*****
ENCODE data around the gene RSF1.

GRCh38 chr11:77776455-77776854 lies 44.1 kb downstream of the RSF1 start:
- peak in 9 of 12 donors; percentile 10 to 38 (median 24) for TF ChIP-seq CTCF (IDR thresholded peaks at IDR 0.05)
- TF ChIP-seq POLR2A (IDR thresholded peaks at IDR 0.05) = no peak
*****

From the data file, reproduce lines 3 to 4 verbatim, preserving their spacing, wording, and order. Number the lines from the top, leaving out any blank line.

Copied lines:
- peak in 9 of 12 donors; percentile 10 to 38 (median 24) for TF ChIP-seq CTCF (IDR thresholded peaks at IDR 0.05)
- TF ChIP-seq POLR2A (IDR thresholded peaks at IDR 0.05) = no peak